Greece. Darius began preparations for a second force which he would
command, instead of his generals; however, before the preparations
were complete, Darius died, thus leaving the task to his son
Achamenid Family Tree
Darius was the son of Hystaspes and the grandson of Arsames. Both men
belonged to the Achaemenid tribe and were still alive when Darius
ascended the throne. Darius justifies his ascension to the throne with
his lineage. He claimed he could trace his ancestors back to
Achaemenes, even though he was only distantly related. With this in
mind, Darius married Atossa, daughter of Cyrus, with whom he had four
sons: Xerxes, Achaemenes,
Masistes and Hystaspes. He also married
Artystone, another daughter of Cyrus, with whom he had two sons,
Arsames and Gobryas. Darius married Parmys, the daughter of Bardiya,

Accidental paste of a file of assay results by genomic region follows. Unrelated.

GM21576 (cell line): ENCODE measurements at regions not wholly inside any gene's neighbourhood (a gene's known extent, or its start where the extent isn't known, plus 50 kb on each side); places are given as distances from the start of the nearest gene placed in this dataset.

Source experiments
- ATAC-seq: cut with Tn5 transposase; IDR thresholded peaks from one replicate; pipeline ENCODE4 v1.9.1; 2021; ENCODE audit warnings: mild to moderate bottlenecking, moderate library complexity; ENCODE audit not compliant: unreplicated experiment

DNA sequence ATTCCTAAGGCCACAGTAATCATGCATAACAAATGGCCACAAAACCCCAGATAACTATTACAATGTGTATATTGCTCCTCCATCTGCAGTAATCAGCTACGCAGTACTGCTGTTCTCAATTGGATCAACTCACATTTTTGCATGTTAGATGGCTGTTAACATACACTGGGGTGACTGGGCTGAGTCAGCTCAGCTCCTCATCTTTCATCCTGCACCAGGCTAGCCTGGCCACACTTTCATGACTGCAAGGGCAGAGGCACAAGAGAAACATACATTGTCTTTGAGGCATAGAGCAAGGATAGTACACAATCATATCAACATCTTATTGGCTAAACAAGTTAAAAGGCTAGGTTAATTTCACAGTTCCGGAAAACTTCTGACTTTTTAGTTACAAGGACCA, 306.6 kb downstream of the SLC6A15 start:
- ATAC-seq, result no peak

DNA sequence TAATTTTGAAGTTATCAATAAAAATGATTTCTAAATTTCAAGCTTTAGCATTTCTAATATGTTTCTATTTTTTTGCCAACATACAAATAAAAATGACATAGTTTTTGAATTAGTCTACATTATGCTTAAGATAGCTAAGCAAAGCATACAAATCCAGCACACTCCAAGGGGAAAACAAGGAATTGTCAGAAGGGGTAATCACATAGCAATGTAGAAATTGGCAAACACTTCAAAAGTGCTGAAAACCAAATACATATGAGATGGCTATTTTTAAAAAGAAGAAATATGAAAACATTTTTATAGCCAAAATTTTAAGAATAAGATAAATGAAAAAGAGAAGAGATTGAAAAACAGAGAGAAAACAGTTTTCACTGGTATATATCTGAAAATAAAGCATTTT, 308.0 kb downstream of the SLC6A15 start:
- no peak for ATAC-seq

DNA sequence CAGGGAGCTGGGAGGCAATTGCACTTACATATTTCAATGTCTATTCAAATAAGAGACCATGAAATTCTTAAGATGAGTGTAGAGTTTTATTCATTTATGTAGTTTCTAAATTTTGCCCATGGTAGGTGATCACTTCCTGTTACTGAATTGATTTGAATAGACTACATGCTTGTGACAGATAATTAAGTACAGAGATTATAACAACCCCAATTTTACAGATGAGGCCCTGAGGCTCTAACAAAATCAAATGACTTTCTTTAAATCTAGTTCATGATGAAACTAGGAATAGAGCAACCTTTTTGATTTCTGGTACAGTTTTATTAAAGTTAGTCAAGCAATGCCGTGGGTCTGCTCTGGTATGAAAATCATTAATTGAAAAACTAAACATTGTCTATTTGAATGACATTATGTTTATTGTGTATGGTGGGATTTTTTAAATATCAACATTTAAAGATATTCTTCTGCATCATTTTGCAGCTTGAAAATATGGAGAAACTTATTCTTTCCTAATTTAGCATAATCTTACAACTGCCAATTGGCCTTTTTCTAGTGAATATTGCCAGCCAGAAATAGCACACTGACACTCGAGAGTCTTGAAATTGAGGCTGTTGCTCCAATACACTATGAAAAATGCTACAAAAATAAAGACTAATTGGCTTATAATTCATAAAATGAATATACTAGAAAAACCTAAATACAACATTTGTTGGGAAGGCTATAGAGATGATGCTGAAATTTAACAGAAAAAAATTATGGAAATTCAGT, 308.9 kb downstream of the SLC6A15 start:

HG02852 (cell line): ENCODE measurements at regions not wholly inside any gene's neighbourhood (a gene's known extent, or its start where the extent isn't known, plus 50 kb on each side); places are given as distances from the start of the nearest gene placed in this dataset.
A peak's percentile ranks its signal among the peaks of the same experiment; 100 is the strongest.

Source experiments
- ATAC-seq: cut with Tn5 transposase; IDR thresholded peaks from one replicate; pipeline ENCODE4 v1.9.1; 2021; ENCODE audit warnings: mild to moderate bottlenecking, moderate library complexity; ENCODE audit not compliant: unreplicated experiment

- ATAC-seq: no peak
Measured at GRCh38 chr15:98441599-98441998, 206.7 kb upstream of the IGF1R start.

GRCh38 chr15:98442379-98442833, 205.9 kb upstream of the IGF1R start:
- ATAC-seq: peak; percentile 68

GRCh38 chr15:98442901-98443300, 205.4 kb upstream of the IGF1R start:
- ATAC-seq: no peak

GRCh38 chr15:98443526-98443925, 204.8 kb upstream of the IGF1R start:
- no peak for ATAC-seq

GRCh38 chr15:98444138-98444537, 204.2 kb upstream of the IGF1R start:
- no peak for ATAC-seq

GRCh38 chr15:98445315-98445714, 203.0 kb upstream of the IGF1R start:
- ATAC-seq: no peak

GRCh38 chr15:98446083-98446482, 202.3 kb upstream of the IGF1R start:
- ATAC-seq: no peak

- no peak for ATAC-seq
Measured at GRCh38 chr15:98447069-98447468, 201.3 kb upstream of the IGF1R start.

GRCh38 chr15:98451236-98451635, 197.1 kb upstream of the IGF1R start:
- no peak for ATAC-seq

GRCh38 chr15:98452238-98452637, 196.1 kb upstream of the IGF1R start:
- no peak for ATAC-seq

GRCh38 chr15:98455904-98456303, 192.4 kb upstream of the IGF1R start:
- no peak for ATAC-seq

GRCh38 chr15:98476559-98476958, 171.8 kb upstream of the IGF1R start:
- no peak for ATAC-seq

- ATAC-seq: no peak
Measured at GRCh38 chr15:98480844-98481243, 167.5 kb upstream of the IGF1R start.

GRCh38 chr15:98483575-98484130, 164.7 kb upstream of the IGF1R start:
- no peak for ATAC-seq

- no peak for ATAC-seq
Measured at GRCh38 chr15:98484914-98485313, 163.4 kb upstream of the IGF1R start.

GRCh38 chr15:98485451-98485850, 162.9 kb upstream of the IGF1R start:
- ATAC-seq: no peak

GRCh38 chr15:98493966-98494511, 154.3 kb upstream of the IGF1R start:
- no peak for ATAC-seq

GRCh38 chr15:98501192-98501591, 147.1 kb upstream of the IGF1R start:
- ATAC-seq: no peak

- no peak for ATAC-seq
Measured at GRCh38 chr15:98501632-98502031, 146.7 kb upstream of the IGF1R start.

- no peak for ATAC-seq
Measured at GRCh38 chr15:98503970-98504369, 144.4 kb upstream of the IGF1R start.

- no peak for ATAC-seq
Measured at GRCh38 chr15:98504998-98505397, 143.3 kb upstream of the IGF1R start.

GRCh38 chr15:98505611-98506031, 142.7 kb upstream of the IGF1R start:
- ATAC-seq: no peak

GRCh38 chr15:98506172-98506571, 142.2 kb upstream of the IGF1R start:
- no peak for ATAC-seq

with whom he had a son, Ariomardus. Furthermore, Darius married
Phratagune, with whom he had two sons,
Abrokomas and Hyperantes. He
also married another woman of the nobility, Phaidyme, the daughter of
Otanes. It is unknown if he had any children with her. Before these
royal marriages, Darius had married an unknown daughter of his good
friend and lance carrier
Gobryas from an early marriage, with whom he
had three sons, Artobazanes,
Ariabignes and Arsamenes. Any daughters
he had with her are not known. Although Artobazanes was Darius's
first-born, Xerxes became heir and the next king through the influence
of Atossa; she had great authority in the kingdom as Darius loved her
the most of all his wives.
Tomb of Darius the Great, located next to other Achaemenid kings at
After becoming aware of the Persian defeat at the Battle of Marathon,
Darius began planning another expedition against the Greek-city
states; this time, he, not Datis, would command the imperial armies.
Darius had spent three years preparing men and ships for war when a
revolt broke out in Egypt. This revolt in
Egypt worsened his failing
health and prevented the possibility of his leading another army. Soon
after, Darius died. In October 486 BCE, the body of Darius was
embalmed and entombed in the rock-cut sepulchre that had been prepared